One other virtual event in 2013 was the Teen Photo Scavenger Hunt. The scavenger hunt allows teens at all participating libraries on the night of the lock-in to form teams and create photos from a list of theme-related poses. Teens are encouraged to be creative and thorough, and Mills testifies that they definitely take that advice and run with it.
The Teen Lock-In website provides ideas and instructions for other activities, including the very popular Minute to Win It competition that Mills says is a huge hit every year at her library's event. The Minute to Win It concept is based on a popular television game show that has contestants trying to complete silly physical challenges in one minute or less. Crafts of all kinds are another popular choice for activities. Duct tape crafts, paper folding, or a new craze sweeping the craft world--the Rainbow Loom--are all easy, inexpensive crafts to offer. The book Got Tape by Elbe Schiedermayer is perfect for duct tape craft ideas, with clear, concise instructions; for paper folding, try Origami-Instruction.com which has a section just for children, as well has projects for more advanced folders; and you can try the Rainbow Loom, which does require purchasing the looms ($16.49 at http://www.rainbowloom.com) that come with small plastic rings that you weave together to make many fun projects.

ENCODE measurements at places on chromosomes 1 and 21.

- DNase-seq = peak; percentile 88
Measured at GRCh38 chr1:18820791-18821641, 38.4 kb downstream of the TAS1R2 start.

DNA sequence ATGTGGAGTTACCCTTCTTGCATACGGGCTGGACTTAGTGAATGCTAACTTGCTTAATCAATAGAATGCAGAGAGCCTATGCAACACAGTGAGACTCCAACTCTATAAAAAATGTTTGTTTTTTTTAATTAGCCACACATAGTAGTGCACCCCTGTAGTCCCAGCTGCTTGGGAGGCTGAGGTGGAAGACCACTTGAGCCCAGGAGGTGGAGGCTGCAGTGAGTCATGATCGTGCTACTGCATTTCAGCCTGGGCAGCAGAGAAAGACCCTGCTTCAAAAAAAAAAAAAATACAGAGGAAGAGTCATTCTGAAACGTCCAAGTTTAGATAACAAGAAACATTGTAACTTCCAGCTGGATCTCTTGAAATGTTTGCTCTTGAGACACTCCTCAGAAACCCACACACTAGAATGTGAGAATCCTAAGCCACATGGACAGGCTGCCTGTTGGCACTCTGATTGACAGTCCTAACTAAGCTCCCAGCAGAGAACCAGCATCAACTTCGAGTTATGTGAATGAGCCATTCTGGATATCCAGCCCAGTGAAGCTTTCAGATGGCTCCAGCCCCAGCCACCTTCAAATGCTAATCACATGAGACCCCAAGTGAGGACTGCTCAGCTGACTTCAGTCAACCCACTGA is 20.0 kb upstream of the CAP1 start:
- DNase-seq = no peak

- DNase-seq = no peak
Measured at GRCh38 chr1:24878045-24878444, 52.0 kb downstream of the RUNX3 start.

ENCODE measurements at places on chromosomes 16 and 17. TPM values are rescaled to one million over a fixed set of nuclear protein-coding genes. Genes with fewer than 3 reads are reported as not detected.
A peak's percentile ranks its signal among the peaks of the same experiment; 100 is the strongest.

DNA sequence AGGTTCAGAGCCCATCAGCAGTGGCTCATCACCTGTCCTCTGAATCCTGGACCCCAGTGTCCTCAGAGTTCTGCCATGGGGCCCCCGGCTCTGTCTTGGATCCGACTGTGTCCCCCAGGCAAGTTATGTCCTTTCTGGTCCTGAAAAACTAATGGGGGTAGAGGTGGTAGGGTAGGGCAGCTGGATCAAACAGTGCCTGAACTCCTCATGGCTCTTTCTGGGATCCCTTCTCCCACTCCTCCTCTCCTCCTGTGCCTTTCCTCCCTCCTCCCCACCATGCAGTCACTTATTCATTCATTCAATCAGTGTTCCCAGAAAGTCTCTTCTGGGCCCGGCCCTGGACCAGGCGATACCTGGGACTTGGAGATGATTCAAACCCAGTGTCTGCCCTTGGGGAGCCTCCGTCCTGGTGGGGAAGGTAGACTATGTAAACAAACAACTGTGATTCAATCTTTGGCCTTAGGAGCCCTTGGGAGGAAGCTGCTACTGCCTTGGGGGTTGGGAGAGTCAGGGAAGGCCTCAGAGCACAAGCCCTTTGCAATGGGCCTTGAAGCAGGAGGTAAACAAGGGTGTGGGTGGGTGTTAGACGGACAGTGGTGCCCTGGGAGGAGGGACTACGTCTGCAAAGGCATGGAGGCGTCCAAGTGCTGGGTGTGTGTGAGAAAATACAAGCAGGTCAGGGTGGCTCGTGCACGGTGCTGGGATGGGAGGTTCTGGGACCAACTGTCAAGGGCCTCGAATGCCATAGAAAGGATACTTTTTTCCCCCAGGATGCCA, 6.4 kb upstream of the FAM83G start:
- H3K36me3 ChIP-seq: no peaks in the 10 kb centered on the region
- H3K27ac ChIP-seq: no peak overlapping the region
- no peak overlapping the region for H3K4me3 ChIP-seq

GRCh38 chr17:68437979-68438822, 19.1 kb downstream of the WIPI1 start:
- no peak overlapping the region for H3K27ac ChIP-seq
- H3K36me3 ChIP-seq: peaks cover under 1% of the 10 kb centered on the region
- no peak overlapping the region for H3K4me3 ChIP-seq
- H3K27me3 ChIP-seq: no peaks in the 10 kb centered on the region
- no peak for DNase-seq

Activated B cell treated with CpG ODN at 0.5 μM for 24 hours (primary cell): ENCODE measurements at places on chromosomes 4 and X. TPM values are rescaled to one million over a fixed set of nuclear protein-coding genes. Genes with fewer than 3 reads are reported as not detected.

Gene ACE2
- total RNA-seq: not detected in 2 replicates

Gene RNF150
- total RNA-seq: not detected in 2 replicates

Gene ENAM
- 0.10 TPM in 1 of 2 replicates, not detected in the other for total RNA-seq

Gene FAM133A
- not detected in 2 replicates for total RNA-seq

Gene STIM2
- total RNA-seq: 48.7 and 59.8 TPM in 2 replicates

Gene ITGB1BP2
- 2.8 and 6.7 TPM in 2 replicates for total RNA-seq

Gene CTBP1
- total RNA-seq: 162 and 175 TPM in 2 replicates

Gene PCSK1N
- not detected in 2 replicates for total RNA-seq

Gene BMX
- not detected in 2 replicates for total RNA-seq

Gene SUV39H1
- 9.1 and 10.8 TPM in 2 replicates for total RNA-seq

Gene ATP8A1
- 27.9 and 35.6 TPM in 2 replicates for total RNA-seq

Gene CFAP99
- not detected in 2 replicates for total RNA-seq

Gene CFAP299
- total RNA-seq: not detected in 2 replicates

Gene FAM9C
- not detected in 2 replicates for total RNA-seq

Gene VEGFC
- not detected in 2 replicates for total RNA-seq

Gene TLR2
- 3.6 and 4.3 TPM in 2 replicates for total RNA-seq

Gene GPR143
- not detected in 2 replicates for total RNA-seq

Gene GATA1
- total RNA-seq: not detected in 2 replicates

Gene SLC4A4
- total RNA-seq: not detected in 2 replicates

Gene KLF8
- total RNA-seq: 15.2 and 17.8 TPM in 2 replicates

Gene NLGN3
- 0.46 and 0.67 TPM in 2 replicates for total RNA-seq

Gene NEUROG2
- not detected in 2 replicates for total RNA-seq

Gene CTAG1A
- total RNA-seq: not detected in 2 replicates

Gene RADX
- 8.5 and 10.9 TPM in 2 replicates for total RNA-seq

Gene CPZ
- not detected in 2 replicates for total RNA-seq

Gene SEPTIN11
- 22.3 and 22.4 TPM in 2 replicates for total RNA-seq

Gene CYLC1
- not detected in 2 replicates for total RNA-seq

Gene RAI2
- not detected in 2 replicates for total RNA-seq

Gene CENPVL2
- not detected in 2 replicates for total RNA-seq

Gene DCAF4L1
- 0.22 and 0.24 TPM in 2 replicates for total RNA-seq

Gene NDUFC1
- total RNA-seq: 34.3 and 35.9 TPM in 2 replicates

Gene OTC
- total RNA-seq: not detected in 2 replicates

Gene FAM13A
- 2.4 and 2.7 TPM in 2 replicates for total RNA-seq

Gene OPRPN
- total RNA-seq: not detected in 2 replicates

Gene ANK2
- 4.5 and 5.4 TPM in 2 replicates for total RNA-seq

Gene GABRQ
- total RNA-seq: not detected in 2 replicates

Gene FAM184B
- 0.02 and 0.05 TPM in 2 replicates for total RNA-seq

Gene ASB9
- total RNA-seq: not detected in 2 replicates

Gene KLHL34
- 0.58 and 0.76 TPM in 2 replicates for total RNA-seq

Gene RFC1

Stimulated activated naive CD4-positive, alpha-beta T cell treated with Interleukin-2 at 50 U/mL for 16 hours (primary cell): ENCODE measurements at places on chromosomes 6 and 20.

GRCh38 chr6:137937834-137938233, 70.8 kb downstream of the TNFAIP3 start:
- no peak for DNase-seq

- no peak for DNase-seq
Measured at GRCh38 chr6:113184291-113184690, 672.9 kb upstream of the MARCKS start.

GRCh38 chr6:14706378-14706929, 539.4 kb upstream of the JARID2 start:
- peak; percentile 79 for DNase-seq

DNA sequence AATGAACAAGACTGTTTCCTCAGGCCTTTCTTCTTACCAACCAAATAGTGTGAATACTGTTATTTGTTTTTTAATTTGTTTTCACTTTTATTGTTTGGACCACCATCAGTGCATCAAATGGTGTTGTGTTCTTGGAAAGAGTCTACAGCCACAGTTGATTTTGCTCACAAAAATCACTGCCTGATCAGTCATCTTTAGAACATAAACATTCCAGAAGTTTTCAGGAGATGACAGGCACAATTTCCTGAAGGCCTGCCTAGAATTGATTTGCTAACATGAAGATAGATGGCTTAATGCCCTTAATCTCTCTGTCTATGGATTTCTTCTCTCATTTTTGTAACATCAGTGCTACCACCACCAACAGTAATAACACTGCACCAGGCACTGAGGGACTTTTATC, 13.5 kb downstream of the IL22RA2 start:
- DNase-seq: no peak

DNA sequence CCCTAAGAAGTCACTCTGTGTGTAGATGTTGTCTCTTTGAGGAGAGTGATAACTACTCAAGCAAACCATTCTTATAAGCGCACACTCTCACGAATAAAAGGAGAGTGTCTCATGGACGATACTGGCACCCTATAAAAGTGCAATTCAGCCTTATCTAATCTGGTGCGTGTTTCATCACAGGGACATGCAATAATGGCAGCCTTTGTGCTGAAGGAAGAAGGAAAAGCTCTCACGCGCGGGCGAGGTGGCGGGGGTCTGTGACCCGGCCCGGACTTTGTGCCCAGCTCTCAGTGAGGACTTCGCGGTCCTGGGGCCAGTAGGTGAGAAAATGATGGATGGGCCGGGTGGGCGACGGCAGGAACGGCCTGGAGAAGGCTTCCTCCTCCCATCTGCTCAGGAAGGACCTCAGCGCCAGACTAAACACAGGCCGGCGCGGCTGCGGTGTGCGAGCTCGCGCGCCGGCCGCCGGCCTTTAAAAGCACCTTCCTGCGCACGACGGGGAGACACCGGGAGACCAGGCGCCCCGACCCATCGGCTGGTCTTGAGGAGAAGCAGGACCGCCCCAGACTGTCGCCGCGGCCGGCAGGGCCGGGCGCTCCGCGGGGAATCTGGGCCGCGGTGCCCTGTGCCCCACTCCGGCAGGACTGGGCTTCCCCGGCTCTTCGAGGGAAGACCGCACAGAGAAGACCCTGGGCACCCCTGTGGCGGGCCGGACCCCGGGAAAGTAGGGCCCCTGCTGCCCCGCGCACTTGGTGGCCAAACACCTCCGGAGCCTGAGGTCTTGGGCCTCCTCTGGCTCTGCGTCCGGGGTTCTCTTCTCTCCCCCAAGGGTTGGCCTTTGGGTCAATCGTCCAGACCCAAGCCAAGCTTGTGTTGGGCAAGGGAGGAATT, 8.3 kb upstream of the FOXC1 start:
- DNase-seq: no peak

Here are some wonderful quotes from teens who have attended a lock-in event:
"The lock-in provides many activities that everyone can enjoy; anyone can find something fun to do!"--Hunter
"The national teen lock-in is an AMAZING event. On top of being able to spend a whole night locked in the library with a ton of really awesome people, we have the ability to talk with people from libraries across the nation. One of my favorite things about the national lock-in is the virtual author visits. It's not always possible to have an author come or Skype in just for our local library, but with the lock-in, we (along with many other libraries) can talk to an author and ask them our questions--an opportunity that doesn't come around too often. The lock-in is one of my favorite parts of summer, and I'm so glad we have the ability to do so many things with people from all over."--Madeline
"It was probably my favorite event of the summer. AND I MET NEW PEOPLE. The scavenger hunt was the best part. It was a great way to work with new people and work together."--Eva
"The lock-in was a very fun experience. Meeting new friends and winning the photo scavenger hunt championship was great. I'm glad I was a part of this and can't wait to do it again next year."--Waabe
Now that you have facts, go to https://sites.google.com/site/teenlibrarylockin/ and register your library!
Shari Fesko is the teen services librarian at the Southfield Public Library in Southfield, Michigan. Fesko is an active member of YALSA and a huge lover of audiobooks, all things food-related, and hip hop.
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|Title Annotation:||get with the program|
|Publication:||Voice of Youth Advocates|
|Date:||Feb 1, 2014|